About A470 Soaring

This is the blog for a few guys who spend their time flying radio controlled gliders, or slope soarer's, from the many and varied slopes around SE Wales.

This usually begins at the northern end of Cardiff, driving north up the A470 up to the Heads of the Valley's and the southern fringe of the Brecon Beacons. But the A470 road continues its windy way all the way to N Wales.

There are many slopes available for most wind directions, the most famous being the area between Nant-y-Moel and Treorchi known as The Bwlch, which has some of the best slopes and flying in Europe with many F3F competitions being held there each year and visited by many fliers from Europe and around the world. At 1500 feet (450m) above sea level, there is usually more wind than not, and certainly more than at sea level.

If you require any further information, are new to slope soaring or are visiting the area, please contact Steve at steve.houghton59@gmail.com . I look forward to hearing from you.

Take a look at Page 2 (look below and to the left here) for Google maps of our most popular Flying Sites.

Tuesday 25 June 2019

Will the east & south east winds ever end?

It seems that we have endured easterly or south easterly winds for months now! Any of you who know the slopes of SE Wales will know that these are the two worst wind directions for our flying, particularly as we have lost the north easterly slope at Fochriw to fly since Caerphilly council erected a locked gate at either end of the road, effectively closing down this slope to us, and all because they haven't got the financial resources to police the fly tipping that has been going on. But if the council didn't charge businesses so much to dump their waste at official tips then they wouldn't have this problem. But that's me straying off the wind direction subject. I still find it annoying though, if you hadn't already guessed.

So I had last Saturday free to do a bit of flying, and the forecast was for sunny, warm skies with a SE to SSE wind of 7 - 8 mph, so I contacted Nick to see if he fancied joining me somewhere, as I knew he'd be wanting to fly his new acquisition, the E-flite Mystique for a bit of slope thermal flying. So the question was where to fly? I suggested the Bwlch but Nick suggested Blaen Bran at Cwmbran. Now Id forgotten about this slope which I haven't flown for probably a couple of years at least, and that does fly south easterly. It isn't the best slope, especially for landing as the ground is covered in long, tough ferns, and as I discovered, it's incredibly difficult to get your model down to land. More of this later.

I loaded the car with two models, the Multiplex Heron,
Multiplex Heron 
(just in case there was less wind than forecast and I needed electric power assist to fly), and my trusty old X Models Whisper.
X Models Whisper
Now the last time I went to fly the Whisper, one of the flaps wasn't working, so I'd looked to see if it was just a loose connection but the servo still didn't want to work, so I assumed that the servo was kaput, but on Friday evening I thought Id try out the servo and if it didn't work, then I had a mini servo spare I could use temporarily but, lo and behold, the flap worked when I tried it, so I guess there must be a loose connection somewhere and I decided I'd take the Whisper and chance the servo.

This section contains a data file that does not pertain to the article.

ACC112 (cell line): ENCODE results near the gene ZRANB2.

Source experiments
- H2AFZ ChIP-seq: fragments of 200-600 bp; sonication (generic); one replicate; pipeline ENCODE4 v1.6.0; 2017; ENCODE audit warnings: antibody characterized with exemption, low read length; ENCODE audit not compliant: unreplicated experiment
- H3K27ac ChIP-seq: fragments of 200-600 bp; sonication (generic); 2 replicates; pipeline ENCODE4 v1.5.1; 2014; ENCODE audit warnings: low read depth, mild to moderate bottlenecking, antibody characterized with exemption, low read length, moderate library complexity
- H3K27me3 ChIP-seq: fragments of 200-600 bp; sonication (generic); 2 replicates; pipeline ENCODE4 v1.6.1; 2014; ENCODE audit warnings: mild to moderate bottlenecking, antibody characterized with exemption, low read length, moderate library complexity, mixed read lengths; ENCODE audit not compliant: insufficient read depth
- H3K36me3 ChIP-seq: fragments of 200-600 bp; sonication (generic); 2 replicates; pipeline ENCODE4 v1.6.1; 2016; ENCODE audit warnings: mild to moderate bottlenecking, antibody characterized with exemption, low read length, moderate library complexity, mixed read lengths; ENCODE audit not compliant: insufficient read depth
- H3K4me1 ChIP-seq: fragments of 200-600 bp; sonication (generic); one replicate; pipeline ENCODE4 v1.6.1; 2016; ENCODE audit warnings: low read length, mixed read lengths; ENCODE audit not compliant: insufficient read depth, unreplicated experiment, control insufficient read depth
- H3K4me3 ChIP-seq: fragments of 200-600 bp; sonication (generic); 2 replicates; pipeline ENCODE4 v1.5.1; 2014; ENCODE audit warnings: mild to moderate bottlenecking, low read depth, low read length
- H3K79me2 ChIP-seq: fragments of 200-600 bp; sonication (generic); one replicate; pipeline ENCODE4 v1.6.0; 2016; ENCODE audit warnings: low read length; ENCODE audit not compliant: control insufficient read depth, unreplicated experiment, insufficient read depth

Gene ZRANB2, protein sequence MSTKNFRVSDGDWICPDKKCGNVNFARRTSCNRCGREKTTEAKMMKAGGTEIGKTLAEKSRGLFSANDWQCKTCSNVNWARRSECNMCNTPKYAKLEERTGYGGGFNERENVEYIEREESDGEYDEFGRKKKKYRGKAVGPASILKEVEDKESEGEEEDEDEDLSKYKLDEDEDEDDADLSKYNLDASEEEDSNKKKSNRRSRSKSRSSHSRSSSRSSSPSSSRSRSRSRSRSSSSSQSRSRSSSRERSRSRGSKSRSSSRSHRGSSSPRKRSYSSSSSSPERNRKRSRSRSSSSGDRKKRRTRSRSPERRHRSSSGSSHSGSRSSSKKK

It was a good hike up to the top, and there was a guy up there flying a powered model, some E-flite pylon type racer, so I joined him and he introduced himself to me as Paulo, originally from Brazil but has lived in Newport for ten years. The breeze was gusting to an estimated 10 mph which I knew should be enough for the Whisper to keep airborne, and then as long as there was thermal activity I should be able to stay up quite well. So I assembled the Whisper, switched on the receiver and yes, the flap was still working, so I launched it off the slope. The wings wobbled a bit initially but I pushed out and the model found some slope lift and thermal activity and it wasn't long before I had enough height to feel comfortable.

I'd been cruising around for a few minutes, flying from thermal to thermal when I caught Nick walking towards me in the corner of my eye, so I decided to land for a chat. This was when I discovered how difficult it was going to be to land. I had good height and flew the down wind leg and lined her up, pushed the nose down slightly before activating CROW braking, but it didn't seem to slow down and I was struggling to lose any height, so I went around again, and again, so I walked further back and I knew I just had to be more forceful with it and I finally got it down. Phew! I later found that there was some great thermal activity going on in the landing zone, so much so that on another landing I was caught in a thermal and circling very quickly, almost DS style with the sound of the wind over the airframe, as you get with glass models.

Nick flew his Mystique and encountered the same difficulty in getting his bird down that I had, and as I had to leave at around 3:30 PM he flew his Flip and had some cracking thermals by all accounts with him reaching an ASL of 1200 feet.

So all in all it was a good session but, by now we should really be having winds coming from a SW or westerly direction so that we could be flying from Meio, Mickeys or Rhossili. However, if the forecast for the coming weekend remains the same, then those westerlies should make a welcome return and hopefully I can get some flying in on Sunday.